08:52 GMT09 May 2021
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    Shell, Procter and Gamble and Exxon are just 3 of the 25 organizations joining together to remove plastic from the earth’s oceans. The new Alliance to End Plastic Waste say they will aim to reduce the amount of plastic waste produced and also invest in new methods of recycling ocean debris.

    Sputnik spoke with Dr Jennifer Lavers, Research Scientist at the University of Tasmania for more insight on the issue.

    Sputnik: The Alliance to End Plastic Waste has set out $1bn to tackle plastic waste in earth’s oceans. How significant is the creation of this new industrial group?

    Jennifer Lavers: It’s really exciting that industry is coming on board and that they are acknowledging that there is a very significant issue. I think we have all acknowledged that there is a role for industry in this conversation; we can’t solve this problem without their partnership but I think there are a few concerns that need to be addressed. 

    The couple of the warning signs that come first to my mind are Exxon and Shell are just two of the 25 organizations that are part of this alliance and just last year, they were also part of a much announcement where these two corporations along with a couple of others invested more than 186 billion dollars in over a less than a decade, to actually increase the production of plastic, which has actually contributed to an estimated 40 times increase in plastic over the next decade.

    Sputnik: Some of these companies e.g. Shell have controversial histories surrounding environmental causes; are there fears that this announcement is simply a drive for 'good publicity’ and is there a fear that other companies could follow suit?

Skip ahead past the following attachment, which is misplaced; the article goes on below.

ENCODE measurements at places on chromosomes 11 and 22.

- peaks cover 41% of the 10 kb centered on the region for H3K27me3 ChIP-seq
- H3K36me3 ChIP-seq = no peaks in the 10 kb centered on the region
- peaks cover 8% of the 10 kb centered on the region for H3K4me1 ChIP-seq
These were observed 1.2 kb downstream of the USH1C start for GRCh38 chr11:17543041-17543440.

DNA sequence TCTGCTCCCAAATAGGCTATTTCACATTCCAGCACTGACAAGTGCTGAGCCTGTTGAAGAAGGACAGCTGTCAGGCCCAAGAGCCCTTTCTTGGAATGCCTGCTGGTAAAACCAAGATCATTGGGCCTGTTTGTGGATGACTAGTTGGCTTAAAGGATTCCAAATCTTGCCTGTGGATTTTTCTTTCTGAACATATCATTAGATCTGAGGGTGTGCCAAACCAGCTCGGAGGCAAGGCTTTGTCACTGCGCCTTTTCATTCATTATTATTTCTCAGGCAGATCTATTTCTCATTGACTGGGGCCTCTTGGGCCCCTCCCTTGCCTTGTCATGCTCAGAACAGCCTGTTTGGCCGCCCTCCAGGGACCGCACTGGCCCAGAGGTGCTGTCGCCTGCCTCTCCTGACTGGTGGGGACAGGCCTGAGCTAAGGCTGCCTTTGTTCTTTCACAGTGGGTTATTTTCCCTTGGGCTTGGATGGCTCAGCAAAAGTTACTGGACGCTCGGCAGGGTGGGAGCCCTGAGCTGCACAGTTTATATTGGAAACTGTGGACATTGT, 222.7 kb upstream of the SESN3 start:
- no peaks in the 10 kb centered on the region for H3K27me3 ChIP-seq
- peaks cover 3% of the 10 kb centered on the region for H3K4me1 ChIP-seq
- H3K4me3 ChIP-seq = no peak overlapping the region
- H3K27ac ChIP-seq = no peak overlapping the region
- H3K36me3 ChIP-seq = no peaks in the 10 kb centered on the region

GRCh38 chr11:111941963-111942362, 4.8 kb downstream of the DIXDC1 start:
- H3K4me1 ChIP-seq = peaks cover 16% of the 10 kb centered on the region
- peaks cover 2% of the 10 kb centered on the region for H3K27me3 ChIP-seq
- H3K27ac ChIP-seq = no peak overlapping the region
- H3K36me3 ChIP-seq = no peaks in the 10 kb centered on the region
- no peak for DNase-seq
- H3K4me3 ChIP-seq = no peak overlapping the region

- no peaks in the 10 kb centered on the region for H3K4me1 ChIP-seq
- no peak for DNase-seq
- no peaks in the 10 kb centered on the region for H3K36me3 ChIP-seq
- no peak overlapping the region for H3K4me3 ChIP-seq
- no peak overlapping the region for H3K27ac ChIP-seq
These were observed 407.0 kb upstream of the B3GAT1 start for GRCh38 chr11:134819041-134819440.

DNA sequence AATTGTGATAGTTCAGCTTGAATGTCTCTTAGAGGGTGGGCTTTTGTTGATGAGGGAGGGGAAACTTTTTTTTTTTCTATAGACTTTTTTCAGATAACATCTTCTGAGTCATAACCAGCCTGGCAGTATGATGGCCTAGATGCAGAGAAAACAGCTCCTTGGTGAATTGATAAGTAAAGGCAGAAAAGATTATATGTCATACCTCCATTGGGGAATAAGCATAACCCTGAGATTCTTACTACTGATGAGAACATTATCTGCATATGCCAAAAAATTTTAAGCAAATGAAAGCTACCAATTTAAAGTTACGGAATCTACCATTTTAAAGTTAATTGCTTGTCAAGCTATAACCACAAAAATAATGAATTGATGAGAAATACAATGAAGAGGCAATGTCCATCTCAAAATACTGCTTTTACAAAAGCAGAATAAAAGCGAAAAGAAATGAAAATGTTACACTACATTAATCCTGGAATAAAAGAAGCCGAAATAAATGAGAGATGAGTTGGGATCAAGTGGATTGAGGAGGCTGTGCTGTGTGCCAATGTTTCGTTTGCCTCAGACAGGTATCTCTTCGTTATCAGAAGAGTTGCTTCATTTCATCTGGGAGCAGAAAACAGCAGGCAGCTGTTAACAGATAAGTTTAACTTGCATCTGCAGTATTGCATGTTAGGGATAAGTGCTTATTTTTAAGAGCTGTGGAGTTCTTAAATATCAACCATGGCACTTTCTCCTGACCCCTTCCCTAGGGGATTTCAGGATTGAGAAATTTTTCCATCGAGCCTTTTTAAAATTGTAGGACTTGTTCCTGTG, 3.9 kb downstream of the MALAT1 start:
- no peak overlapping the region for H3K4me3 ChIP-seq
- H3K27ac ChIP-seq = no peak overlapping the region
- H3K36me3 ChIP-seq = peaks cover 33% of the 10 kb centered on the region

Jennifer Lavers: I think that’s always a risk but at the same time, realistically, these companies have it in themselves financially, globally in scope and scale to actually do something really meaningful so we don’t want to write them off.

    It’s just this particular alliance, this particular choice of actions; I don’t think is the right choice. All of the Asian countries no longer want the world’s waste and we simply don’t have the infrastructure in the rest of the developed world to deal with it. It’s mine to say that we aim to increase recycling but where will it go? There is no market for recycled materials, so I think their aim is off.

    It sounds really pretty but behind it there lacks real substance.

    Sputnik: 1Bn is obviously a huge amount of money but will this new concentrated effort be effective in ridding plastic from our oceans?

    Jennifer Lavers:  In all cases, especially when you’re talking about lots of money like this, different groups may try to grapple for it and it may possibly end up in the wrong hands or it may not be the most effective strategy or all of these things could possible happen… I think we need to not get caught up in that 1.5 billion dollars that they are investing.

    In Europe alone, the plastics industry is worth 350 Billion dollars per year to the economy. The 1.5 billion dollars that these 25 organizations are putting up, over a five year period, is equivalent to 0.08 percentage of the value.

    It sounds like a lot of money, but it is actually an incredibly small amount of what these companies are worth and that’s just the European market. It sounds like a lot and a do good mission, but I think we are sailing the ship in the wrong direction.

    Views and opinions expressed in this article are those of Jennifer Lavers and do not necessarily reflect those of Sputnik.

    The views and opinions expressed in the article do not necessarily reflect those of Sputnik.


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